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Br J Surg. 2017 May;104(6):751-759. doi: 10.1002/bjs.10489. Epub 2017 Feb 13.

Outcome after laparoscopic and open resections of posterosuperior segments of the liver.

Author information

1
Department of General, Hepatobiliary and Liver Transplantation Surgery, Ghent University Hospital and Medical School, Ghent, Belgium.
2
The Intervention Centre, Department of Hepatic, Pancreatic and Biliary Surgery, Oslo University Hospital and Institute of Clinical Medicine, Oslo University, Oslo, Norway.
3
Hepatobiliary and Abdominal Transplantation Surgery, Department of Experimental and Clinical Medicine, Polytechnic University of Marche, Ancona, Italy.
4
Hepatobiliary Surgery, Department of Surgery, San Raffaele Hospital Milan, Milan, Italy.
5
Hepatobiliary and Pancreatic Surgical Unit, University Hospital Southampton NHS Foundation Trust, Southampton, UK.
6
Hepatic, Pancreatic and Biliary Surgery and Liver Transplant Unit, General and Digestive Surgery, University Clinic of Navarra, Pamplona, Spain.
7
Department of Digestive Minimally Invasive Surgery, Antoine Béclère Hospital, Paris-Saclay University, Clamart, France.

Abstract

BACKGROUND:

Laparoscopic resection of posterosuperior (PS) segments of the liver is hindered by limited visualization and curvilinear resection planes. The aim of this study was to compare outcomes after open and laparoscopic liver resections of PS segments.

METHODS:

Patients who underwent minor open liver resection (OLR) and laparoscopic liver resection (LLR) between 2006 and 2014 were identified from the institutional databases of seven tertiary referral European hepatobiliary surgical units. Propensity score-matched analysis was used to match groups for known confounders. Perioperative outcomes including complications were assessed using the Dindo-Clavien classification, and the comprehensive complication index was calculated. Survival was analysed with the Kaplan-Meier method.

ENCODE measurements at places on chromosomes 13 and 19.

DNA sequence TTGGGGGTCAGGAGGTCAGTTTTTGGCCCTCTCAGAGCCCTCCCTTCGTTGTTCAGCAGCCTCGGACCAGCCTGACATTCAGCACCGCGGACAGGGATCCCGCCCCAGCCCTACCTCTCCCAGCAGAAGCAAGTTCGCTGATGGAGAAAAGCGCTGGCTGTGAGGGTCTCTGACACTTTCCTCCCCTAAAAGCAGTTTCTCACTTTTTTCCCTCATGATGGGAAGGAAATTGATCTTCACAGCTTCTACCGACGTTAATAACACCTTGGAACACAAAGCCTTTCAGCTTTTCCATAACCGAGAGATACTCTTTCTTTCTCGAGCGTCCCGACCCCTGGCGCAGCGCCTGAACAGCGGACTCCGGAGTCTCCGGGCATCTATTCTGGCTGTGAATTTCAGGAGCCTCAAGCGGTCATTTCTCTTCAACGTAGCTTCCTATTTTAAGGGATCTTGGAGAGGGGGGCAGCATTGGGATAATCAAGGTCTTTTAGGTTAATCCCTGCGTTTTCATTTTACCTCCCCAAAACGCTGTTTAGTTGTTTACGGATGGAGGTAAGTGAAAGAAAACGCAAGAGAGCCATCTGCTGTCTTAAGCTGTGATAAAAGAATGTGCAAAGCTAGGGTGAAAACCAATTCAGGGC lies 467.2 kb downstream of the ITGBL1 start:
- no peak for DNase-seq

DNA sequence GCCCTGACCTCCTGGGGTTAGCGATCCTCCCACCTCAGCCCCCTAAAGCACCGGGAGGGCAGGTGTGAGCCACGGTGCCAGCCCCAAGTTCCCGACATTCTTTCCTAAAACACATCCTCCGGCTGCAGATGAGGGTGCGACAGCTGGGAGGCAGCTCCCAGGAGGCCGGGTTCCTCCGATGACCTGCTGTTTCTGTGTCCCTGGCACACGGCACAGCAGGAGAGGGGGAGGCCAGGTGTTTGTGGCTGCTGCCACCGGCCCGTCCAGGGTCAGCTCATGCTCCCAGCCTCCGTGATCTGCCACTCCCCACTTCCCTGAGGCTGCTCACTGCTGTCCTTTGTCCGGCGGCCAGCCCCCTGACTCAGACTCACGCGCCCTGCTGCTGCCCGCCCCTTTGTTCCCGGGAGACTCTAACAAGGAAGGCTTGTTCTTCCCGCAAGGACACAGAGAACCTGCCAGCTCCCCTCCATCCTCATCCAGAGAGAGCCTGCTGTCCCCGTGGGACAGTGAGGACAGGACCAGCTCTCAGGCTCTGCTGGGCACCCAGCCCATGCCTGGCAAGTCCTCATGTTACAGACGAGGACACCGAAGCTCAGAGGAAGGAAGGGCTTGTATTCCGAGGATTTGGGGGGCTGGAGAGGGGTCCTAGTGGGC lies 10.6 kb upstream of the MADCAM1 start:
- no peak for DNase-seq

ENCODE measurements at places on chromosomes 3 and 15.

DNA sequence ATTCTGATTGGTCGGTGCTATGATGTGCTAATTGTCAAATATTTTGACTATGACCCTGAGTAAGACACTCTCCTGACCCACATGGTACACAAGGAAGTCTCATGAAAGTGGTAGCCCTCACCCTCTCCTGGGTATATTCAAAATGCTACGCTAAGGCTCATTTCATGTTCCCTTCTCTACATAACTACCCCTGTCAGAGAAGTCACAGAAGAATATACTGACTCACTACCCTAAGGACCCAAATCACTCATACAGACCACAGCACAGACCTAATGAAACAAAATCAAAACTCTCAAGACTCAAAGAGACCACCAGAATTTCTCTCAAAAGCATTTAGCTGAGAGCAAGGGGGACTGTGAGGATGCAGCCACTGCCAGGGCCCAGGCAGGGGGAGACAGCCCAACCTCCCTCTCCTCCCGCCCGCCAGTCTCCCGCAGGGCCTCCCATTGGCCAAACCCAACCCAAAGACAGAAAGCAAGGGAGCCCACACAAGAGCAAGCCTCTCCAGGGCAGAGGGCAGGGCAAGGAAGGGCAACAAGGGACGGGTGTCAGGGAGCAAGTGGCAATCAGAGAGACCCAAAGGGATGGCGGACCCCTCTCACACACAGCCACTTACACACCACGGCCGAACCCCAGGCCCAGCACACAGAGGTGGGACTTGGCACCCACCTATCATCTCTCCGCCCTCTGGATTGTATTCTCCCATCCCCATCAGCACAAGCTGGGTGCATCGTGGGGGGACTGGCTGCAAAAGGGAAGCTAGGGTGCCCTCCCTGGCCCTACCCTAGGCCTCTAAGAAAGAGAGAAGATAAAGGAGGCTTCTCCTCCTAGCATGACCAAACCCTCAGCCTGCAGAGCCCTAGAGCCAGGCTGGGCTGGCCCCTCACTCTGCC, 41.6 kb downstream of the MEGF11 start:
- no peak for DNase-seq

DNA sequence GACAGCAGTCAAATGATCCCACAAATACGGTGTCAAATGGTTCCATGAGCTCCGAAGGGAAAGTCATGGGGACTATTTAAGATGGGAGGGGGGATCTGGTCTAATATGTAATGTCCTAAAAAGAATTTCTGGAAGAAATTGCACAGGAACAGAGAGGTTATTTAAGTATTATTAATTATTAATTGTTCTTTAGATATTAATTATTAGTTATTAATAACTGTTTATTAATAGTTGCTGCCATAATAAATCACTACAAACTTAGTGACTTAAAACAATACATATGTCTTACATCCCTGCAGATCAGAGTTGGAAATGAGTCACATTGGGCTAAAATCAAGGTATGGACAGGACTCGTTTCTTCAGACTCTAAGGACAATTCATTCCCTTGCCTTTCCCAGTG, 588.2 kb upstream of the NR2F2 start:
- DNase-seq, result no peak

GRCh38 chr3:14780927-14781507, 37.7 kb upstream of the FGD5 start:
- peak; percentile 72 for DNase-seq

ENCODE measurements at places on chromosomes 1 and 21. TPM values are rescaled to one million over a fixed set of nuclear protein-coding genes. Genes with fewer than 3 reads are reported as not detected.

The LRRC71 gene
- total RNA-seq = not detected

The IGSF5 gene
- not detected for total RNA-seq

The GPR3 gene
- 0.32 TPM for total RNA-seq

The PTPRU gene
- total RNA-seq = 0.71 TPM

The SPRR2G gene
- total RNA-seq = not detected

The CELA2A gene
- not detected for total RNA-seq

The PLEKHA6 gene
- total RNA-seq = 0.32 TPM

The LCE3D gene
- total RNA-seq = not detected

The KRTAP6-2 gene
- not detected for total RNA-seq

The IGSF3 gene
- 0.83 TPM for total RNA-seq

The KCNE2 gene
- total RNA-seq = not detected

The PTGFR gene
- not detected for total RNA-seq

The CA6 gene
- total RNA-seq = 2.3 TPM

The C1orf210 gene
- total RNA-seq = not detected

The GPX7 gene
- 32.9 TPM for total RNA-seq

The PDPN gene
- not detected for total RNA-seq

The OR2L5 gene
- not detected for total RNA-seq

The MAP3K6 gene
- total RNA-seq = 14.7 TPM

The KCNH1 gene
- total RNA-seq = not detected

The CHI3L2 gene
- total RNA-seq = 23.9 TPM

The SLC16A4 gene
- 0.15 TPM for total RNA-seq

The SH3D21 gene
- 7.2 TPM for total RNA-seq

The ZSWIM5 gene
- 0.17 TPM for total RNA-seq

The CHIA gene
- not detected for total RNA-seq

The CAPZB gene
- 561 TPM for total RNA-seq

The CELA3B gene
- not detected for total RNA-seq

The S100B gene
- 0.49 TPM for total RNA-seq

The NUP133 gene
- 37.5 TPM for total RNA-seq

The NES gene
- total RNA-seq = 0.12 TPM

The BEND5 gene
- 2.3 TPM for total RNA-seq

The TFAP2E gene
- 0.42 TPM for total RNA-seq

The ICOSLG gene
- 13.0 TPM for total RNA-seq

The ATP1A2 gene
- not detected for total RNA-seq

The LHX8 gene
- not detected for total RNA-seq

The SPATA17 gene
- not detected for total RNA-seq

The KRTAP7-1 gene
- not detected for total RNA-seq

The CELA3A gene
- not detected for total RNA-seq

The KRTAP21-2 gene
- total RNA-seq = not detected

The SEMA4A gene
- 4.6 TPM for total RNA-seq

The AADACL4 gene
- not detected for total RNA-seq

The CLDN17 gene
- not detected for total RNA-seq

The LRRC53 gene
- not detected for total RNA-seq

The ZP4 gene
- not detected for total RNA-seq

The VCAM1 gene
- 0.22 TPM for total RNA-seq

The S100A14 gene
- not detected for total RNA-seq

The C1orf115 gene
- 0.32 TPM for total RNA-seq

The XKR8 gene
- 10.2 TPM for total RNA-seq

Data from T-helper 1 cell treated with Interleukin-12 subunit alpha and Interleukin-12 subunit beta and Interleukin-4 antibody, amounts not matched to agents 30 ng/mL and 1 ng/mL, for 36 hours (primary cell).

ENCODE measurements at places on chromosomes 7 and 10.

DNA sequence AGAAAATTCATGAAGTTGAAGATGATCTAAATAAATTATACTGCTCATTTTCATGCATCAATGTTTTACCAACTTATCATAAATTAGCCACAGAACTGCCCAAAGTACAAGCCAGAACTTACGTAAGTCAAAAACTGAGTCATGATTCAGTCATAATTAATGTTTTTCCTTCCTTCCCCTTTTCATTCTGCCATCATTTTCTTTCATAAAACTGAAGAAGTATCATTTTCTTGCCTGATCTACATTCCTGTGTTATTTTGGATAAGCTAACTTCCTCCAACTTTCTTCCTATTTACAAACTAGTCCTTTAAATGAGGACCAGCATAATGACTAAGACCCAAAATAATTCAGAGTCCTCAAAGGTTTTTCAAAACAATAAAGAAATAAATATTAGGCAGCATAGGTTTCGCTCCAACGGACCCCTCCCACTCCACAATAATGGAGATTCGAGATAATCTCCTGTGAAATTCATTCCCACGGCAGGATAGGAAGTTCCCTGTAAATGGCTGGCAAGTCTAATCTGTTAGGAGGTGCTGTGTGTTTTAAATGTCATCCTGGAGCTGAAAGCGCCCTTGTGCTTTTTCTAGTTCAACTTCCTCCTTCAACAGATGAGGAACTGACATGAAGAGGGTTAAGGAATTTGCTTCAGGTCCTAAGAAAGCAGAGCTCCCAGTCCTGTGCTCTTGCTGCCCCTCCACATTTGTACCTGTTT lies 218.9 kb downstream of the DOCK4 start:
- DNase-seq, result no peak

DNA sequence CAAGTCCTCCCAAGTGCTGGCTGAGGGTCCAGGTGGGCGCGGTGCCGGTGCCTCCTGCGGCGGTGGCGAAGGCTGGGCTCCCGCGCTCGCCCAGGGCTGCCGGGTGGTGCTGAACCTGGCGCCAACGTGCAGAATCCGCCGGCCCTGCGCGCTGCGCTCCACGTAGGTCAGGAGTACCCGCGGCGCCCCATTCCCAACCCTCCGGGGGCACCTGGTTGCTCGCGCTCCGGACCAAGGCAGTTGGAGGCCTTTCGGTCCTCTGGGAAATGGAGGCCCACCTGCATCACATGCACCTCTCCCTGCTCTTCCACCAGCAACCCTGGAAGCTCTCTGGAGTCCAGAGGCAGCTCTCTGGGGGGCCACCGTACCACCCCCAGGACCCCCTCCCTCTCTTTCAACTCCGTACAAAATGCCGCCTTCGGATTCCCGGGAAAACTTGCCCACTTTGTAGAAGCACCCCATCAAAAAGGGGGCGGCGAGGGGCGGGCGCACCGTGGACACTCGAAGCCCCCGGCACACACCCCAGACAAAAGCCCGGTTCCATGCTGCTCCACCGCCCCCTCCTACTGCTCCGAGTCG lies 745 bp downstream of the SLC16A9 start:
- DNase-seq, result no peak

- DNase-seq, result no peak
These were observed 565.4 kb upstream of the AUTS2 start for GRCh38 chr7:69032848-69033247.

RESULTS:

Some 170 patients underwent OLR and 148 had LLR. After propensity score-matched analysis, 86 patients remained in both groups. Overall postoperative complication rates were significantly higher after OLR compared with LLR: 28 versus 14 per cent respectively (P = 0·039). The mean(s.d.) comprehensive complication index was higher in the OLR group, although the difference was not statistically significant (26·7(16·6) versus 18·3(8·0) in the LLR group; P = 0·108). The mean(s.d.) duration of required analgesia and the median (range) duration of postoperative hospital stay were significantly shorter in the LLR group: 3·0(1·1) days versus 1·6(0·8) days in the OLR group (P < 0·001), and 6 (3-44) versus 4 (1-11) days (P < 0·001), respectively. The 3-year recurrence-free survival rates for patients with hepatocellular carcinoma (37 per cent for OLR versus 30 per cent for LLR; P = 0·534) and those with colorectal liver metastases (36 versus 36 per cent respectively; P = 0·440) were not significantly different between the groups.

CONCLUSION:

LLR of tumours in PS segments is feasible in selected patients. LLR is associated with fewer complications and does not compromise survival compared with OLR.

PMID:
28194774
DOI:
10.1002/bjs.10489
[Indexed for MEDLINE]

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